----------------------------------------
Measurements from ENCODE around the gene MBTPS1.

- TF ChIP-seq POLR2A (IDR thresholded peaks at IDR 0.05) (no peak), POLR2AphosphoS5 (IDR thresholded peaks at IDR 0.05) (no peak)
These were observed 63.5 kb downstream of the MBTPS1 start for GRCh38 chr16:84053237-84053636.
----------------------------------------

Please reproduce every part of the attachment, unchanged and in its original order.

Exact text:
Measurements from ENCODE around the gene MBTPS1.

- TF ChIP-seq POLR2A (IDR thresholded peaks at IDR 0.05) (no peak), POLR2AphosphoS5 (IDR thresholded peaks at IDR 0.05) (no peak)
These were observed 63.5 kb downstream of the MBTPS1 start for GRCh38 chr16:84053237-84053636.